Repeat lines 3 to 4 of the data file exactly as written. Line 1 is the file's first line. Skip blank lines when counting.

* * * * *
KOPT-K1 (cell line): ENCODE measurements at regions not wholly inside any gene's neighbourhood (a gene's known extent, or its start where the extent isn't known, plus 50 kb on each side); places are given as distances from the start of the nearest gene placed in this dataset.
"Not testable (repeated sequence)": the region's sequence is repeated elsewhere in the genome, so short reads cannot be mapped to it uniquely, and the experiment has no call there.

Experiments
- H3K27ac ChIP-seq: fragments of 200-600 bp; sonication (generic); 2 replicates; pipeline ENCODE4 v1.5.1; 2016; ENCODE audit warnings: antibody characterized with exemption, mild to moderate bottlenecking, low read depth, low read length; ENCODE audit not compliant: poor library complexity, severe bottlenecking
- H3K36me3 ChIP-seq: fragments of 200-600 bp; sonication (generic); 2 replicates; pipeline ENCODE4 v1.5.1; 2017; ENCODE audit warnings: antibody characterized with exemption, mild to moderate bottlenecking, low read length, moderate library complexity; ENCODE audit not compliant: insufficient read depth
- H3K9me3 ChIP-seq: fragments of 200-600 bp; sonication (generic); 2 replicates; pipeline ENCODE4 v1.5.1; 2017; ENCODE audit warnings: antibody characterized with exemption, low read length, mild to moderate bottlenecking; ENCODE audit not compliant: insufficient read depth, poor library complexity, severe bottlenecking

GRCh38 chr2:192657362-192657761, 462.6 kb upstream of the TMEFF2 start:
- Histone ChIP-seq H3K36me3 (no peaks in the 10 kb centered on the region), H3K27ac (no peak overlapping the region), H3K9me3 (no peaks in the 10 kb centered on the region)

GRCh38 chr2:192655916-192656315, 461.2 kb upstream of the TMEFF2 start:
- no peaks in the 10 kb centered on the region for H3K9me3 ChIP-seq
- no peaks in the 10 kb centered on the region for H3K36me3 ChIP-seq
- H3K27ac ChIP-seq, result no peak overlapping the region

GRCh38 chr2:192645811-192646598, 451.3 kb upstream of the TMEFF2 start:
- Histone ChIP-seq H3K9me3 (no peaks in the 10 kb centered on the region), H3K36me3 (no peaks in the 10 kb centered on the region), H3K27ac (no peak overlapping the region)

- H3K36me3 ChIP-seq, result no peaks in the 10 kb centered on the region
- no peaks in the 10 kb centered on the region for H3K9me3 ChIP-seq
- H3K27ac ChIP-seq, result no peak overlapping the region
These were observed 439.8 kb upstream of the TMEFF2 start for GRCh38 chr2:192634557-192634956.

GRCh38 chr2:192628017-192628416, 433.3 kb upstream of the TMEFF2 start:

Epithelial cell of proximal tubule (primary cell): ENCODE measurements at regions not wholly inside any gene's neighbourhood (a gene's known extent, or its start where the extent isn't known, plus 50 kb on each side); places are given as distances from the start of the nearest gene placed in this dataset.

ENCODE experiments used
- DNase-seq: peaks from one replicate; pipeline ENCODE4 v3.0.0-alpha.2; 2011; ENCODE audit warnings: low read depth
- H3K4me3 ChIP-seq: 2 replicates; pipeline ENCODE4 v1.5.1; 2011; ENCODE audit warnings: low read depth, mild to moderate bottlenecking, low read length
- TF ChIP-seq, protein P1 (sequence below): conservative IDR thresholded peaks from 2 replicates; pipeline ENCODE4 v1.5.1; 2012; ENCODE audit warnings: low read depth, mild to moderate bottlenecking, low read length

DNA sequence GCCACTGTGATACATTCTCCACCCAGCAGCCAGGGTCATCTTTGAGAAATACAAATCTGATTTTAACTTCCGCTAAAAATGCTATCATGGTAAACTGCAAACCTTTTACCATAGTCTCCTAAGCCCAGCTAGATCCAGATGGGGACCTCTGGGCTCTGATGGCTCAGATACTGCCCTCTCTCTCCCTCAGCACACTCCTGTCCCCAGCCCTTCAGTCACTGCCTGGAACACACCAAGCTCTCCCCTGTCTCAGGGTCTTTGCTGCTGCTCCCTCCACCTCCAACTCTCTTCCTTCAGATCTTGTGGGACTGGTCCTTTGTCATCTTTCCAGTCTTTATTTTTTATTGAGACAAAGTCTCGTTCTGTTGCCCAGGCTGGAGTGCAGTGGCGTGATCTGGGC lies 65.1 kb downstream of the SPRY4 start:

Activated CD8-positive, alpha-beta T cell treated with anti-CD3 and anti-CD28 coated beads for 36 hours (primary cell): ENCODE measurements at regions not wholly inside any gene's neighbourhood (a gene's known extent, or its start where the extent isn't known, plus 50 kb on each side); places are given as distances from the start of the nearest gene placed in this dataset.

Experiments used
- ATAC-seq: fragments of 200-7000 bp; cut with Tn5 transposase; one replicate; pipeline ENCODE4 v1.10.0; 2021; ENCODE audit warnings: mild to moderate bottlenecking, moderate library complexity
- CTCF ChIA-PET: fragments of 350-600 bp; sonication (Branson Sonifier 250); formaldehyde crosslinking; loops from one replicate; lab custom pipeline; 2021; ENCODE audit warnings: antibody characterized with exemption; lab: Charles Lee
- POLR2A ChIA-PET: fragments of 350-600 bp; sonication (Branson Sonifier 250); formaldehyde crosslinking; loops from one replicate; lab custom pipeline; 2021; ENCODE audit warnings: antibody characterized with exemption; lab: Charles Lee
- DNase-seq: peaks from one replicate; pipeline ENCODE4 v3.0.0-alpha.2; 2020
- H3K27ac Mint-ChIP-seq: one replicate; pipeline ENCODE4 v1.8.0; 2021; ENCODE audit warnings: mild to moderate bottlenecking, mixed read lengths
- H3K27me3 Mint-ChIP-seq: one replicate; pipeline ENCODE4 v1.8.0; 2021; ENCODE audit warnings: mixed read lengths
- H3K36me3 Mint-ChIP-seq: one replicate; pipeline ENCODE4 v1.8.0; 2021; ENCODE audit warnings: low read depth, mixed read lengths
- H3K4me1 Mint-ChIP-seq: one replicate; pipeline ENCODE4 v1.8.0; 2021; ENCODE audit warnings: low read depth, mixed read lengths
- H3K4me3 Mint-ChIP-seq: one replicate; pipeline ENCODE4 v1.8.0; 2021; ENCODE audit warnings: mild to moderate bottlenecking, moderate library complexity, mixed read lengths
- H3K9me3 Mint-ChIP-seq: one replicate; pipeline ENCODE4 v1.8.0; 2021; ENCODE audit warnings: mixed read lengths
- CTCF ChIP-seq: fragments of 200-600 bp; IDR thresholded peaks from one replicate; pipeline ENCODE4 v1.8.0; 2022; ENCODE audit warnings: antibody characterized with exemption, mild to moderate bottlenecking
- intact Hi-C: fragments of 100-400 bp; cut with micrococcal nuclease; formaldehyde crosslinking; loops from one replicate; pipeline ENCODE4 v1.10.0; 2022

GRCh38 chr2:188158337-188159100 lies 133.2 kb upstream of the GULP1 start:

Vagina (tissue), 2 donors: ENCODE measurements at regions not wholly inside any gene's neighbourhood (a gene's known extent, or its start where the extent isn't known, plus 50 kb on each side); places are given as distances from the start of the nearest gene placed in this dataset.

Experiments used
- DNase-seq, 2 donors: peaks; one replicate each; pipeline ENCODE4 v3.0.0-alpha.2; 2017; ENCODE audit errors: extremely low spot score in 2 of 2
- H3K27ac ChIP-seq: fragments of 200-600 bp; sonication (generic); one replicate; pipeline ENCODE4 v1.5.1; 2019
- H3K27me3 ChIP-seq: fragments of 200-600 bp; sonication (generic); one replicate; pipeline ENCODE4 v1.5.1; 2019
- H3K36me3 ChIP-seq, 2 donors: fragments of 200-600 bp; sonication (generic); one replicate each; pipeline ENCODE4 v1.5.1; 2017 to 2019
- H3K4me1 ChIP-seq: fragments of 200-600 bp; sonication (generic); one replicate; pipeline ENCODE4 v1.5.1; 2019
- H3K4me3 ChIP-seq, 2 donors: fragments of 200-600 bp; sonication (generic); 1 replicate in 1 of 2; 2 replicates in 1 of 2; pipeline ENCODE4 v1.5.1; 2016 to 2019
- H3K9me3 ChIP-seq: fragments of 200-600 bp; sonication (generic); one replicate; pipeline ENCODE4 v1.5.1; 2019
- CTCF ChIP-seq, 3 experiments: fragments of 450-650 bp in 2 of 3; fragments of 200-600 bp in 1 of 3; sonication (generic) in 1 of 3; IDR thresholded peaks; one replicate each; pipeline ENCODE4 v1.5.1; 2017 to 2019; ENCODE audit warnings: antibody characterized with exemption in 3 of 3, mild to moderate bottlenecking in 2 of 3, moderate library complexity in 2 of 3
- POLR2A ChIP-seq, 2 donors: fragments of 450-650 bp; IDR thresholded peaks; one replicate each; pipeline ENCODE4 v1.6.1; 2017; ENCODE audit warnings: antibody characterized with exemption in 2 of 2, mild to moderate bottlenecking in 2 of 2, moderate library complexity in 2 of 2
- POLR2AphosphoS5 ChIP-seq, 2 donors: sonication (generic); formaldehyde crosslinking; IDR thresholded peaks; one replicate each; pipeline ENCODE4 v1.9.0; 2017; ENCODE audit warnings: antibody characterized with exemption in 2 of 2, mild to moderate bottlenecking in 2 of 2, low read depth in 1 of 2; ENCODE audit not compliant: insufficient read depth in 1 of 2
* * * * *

Experiments
- H3K27ac ChIP-seq: fragments of 200-600 bp; sonication (generic); 2 replicates; pipeline ENCODE4 v1.5.1; 2016; ENCODE audit warnings: antibody characterized with exemption, mild to moderate bottlenecking, low read depth, low read length; ENCODE audit not compliant: poor library complexity, severe bottlenecking